|US7150403 *||Sep 14, 2001||Dec 19, 2006||Mitsubishi Denki Kabushiki Kaisha||Shutter mechanism used for card module|
|US7171368 *||Dec 24, 1998||Jan 30, 2007||Pitney Bowes Inc.||Method and apparatus for the remote inspection of postage meters|
|US7461031||Aug 31, 2004||Dec 2, 2008||Pitney Bowes Inc.||System and method for meter enabled payment functionality|
|US7765168 *||Jul 27, 2010||Stamps.Com||Method and apparatus for the control and distribution of value bearing items in a PC postage system|
|US20010029489 *||Feb 16, 2001||Oct 11, 2001||George Brookner||Adaptable secure funds source|
|US20010042053 *||May 14, 2001||Nov 15, 2001||Francotyp-Postalia Ag & Co.||Postage meter machine, and method and system for enabling a postage meter machine|
|US20010047278 *||Apr 9, 2001||Nov 29, 2001||Brookner George M.||Dynamic reassignment of postal metering device licensing location|
|US20020083018 *||Dec 27, 2000||Jun 27, 2002||Pitney Bowes Incorporated||Method and system for batch mail processing utilizing a web browser in a postal or shipping system|
|US20050075991 *||Oct 2, 2003||Apr 7, 2005||Stamps.Com Inc||System and method for accessing a remote postage meter account from a device that has a dedicated local meter and account|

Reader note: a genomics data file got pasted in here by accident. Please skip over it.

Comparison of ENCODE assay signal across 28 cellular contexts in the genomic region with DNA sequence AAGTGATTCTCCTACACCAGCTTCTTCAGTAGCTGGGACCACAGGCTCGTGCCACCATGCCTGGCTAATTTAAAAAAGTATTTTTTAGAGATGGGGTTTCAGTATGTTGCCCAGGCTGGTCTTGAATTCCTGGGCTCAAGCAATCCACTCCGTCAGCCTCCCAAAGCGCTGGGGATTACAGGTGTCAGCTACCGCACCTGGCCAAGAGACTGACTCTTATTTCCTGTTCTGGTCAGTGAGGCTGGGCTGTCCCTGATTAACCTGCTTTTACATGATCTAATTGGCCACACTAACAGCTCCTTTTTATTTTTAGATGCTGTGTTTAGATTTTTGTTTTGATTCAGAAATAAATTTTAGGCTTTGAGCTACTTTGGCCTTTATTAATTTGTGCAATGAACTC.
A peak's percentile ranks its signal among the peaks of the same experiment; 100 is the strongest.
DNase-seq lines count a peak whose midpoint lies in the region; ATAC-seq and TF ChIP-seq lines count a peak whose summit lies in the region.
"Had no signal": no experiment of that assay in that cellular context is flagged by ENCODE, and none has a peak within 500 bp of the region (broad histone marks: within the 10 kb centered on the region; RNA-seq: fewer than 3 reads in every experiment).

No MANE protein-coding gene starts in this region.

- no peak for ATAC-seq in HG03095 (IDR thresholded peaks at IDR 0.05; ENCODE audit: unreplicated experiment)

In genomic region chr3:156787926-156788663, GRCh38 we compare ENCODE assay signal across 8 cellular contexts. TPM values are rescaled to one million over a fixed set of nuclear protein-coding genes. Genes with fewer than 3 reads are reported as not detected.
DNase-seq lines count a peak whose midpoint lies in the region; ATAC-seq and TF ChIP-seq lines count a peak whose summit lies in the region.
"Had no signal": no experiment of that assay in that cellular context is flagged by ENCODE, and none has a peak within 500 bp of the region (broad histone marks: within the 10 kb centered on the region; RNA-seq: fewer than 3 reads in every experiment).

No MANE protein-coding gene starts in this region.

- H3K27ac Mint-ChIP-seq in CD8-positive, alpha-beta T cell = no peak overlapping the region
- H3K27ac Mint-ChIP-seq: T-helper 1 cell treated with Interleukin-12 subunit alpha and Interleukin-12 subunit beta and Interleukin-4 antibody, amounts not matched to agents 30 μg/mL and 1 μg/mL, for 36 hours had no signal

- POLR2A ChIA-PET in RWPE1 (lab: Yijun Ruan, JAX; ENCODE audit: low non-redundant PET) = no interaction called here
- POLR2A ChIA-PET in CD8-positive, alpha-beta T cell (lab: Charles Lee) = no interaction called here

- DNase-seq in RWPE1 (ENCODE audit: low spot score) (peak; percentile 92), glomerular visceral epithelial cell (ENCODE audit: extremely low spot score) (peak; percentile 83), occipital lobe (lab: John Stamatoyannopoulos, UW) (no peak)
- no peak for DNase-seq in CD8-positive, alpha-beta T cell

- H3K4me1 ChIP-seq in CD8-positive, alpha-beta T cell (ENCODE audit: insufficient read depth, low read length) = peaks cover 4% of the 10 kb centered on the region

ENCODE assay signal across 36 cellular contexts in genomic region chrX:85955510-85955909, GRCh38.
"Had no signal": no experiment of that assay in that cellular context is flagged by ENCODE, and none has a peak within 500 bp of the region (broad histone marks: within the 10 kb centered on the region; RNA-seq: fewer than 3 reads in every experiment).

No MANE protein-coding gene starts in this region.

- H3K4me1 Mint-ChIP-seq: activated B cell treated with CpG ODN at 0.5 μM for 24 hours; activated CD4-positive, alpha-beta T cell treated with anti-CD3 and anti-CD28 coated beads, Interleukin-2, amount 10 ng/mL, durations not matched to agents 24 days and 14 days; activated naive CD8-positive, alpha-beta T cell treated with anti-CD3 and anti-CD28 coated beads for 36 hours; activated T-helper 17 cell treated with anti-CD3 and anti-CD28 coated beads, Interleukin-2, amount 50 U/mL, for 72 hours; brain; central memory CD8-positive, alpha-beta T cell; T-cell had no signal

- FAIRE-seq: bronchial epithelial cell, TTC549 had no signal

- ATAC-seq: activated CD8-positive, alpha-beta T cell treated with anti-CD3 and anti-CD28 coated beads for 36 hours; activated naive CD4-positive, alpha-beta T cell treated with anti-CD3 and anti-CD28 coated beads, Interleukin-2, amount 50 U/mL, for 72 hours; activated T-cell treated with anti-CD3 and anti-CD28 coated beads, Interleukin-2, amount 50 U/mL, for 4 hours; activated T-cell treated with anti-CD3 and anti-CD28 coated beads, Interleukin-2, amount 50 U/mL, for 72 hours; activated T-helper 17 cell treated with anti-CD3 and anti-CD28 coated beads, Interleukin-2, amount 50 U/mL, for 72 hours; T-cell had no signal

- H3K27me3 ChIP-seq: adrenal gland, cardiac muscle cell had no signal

|US20060047609 *||Aug 31, 2004||Mar 2, 2006||Murphy Charles F Iii||System and method for meter enabled payment functionality|
|US20090320143 *||Dec 24, 2009||Microsoft Corporation||Sensor interface|
|US20110040689 *||Feb 17, 2011||Control De Energia A La Medida Ega, S.A. De C.V.||Prepayment system for energy meters using contactless intelligent cards with automatic device of energy shut off|
|DE10023145A1 *||May 12, 2000||Nov 15, 2001||Francotyp Postalia Gmbh||Frankiermaschine und Verfahren zur Freigabe einer Frankiermaschine|
|DE19913067A1 *||Mar 17, 1999||Sep 21, 2000||Francotyp Postalia Gmbh||Verfahren zur automatischen Installation von Frankiereinrichtungen und Anordnung zur Durchführung des Verfahrens|
|WO2001048703A1 *||Dec 28, 2000||Jul 5, 2001||Pitney Bowes Inc.||Using a web-based browser to control a postage metering system|
|U.S. Classification||705/410, 235/375, 713/1, 713/100, 235/382, 340/5.74|
|Cooperative Classification||G07B17/00024, G07B2017/00032, G07B2017/00161|
|Aug 23, 1996||AS||Assignment|
Owner name: PITNEY BOWES INC., CONNECTICUT
Free format text: ASSIGNMENT OF ASSIGNORS INTEREST;ASSIGNORS:EDDY, EILEEN C.;FRENCH, DALE A.;KISHIMOTO, IRIS E.;REEL/FRAME:008189/0635
Effective date: 19960821
|Mar 18, 2002||FPAY||Fee payment|
Year of fee payment: 4
|Mar 17, 2006||FPAY||Fee payment|
Year of fee payment: 8
|Mar 12, 2010||FPAY||Fee payment|
Year of fee payment: 12